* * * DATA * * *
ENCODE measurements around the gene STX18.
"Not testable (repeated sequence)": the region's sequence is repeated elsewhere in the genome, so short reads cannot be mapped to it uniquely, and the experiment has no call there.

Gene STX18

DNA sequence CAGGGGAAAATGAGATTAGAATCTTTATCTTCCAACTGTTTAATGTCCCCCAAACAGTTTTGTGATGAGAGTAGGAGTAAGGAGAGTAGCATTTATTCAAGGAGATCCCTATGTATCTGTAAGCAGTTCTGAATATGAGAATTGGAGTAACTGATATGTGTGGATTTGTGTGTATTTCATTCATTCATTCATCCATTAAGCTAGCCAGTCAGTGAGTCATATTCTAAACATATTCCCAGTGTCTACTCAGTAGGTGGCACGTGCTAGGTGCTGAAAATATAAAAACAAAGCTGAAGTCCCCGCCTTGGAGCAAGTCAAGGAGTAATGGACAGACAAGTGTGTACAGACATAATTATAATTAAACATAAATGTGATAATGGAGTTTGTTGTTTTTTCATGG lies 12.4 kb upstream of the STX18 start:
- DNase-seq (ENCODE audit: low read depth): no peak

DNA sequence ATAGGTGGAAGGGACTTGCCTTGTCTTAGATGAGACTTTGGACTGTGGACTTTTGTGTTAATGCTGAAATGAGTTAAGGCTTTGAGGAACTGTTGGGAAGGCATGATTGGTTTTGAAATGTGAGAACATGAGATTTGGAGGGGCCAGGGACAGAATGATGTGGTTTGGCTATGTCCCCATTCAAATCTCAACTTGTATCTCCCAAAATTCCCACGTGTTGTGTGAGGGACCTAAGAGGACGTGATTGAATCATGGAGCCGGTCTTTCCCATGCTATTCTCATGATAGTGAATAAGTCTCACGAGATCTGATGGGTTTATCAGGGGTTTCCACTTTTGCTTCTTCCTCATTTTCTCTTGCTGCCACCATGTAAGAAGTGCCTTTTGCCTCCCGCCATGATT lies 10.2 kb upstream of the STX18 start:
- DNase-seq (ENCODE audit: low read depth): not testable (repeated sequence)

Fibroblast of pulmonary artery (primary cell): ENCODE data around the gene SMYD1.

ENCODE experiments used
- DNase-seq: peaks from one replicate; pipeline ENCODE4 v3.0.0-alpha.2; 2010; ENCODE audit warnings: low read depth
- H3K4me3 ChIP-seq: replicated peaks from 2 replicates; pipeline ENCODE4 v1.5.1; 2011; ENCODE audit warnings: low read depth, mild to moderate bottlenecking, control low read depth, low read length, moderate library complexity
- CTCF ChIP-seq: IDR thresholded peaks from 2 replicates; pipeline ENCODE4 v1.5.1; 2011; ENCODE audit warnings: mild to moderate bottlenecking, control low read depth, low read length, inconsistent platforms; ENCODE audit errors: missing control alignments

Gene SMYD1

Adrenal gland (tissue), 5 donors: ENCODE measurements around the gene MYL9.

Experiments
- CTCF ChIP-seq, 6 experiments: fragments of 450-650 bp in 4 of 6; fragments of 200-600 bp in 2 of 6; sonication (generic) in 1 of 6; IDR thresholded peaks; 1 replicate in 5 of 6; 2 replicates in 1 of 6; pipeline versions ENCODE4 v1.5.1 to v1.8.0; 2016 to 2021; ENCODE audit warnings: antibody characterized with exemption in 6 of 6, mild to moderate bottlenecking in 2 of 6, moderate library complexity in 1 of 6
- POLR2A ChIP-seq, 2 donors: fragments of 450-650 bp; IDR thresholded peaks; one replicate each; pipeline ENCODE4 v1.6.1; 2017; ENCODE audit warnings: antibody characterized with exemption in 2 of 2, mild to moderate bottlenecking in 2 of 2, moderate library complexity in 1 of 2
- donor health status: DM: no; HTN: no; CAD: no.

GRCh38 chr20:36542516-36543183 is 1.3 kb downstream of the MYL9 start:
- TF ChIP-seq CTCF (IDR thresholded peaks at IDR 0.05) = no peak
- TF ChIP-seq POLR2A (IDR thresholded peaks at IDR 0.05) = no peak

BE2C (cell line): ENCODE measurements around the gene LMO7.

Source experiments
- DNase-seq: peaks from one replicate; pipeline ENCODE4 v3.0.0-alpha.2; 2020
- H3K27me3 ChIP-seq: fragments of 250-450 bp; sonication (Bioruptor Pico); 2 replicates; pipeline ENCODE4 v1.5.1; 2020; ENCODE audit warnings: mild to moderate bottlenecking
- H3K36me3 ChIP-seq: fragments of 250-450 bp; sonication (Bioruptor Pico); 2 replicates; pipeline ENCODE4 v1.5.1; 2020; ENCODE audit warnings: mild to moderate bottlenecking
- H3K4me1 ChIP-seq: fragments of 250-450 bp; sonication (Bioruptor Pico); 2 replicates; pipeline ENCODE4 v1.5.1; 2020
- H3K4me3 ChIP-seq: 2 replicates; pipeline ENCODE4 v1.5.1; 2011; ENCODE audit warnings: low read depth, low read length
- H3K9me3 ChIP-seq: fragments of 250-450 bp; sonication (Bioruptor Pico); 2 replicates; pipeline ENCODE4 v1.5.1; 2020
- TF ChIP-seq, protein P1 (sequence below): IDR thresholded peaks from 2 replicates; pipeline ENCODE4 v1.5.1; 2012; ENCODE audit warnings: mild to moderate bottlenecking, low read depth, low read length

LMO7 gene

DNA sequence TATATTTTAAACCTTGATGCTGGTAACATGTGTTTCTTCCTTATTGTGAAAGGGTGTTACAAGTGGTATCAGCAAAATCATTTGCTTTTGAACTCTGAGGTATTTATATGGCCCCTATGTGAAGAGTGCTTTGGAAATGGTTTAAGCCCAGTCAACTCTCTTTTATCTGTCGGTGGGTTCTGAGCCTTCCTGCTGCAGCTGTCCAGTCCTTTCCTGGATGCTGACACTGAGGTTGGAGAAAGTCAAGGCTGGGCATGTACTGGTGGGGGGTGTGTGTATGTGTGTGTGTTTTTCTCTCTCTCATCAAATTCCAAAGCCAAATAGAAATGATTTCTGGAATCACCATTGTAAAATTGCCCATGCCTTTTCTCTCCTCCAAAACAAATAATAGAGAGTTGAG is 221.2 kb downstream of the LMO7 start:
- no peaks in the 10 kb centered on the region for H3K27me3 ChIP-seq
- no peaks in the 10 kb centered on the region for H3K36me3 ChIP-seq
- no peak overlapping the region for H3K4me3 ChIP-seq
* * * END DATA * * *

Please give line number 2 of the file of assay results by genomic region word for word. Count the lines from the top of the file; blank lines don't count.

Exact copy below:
"Not testable (repeated sequence)": the region's sequence is repeated elsewhere in the genome, so short reads cannot be mapped to it uniquely, and the experiment has no call there.